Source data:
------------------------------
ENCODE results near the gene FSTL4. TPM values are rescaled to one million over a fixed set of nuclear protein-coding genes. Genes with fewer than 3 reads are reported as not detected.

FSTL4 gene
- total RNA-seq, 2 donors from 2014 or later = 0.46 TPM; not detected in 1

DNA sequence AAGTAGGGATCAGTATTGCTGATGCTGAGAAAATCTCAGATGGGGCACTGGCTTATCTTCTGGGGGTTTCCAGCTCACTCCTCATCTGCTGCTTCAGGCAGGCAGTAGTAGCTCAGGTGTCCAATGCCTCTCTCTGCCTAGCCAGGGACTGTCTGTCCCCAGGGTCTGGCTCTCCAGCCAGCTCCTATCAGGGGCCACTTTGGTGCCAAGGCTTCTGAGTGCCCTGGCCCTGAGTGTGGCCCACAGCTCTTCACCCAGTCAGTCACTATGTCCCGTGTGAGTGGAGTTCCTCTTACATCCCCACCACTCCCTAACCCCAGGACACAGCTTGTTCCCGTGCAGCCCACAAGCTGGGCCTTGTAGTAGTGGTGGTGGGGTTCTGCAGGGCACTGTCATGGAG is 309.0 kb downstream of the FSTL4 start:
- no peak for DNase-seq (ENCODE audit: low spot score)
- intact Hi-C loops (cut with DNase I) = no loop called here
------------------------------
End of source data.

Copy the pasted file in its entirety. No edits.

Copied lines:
ENCODE results near the gene FSTL4. TPM values are rescaled to one million over a fixed set of nuclear protein-coding genes. Genes with fewer than 3 reads are reported as not detected.

FSTL4 gene
- total RNA-seq, 2 donors from 2014 or later = 0.46 TPM; not detected in 1

DNA sequence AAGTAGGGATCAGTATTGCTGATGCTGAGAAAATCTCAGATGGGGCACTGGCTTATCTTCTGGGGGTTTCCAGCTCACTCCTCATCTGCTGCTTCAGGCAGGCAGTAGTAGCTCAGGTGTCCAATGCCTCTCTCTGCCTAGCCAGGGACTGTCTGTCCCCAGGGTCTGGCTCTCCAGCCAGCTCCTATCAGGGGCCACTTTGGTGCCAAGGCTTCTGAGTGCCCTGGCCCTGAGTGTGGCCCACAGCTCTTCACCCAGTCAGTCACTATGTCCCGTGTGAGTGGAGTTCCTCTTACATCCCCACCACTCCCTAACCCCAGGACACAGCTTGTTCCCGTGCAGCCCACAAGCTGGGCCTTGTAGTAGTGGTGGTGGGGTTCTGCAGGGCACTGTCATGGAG is 309.0 kb downstream of the FSTL4 start:
- no peak for DNase-seq (ENCODE audit: low spot score)
- intact Hi-C loops (cut with DNase I) = no loop called here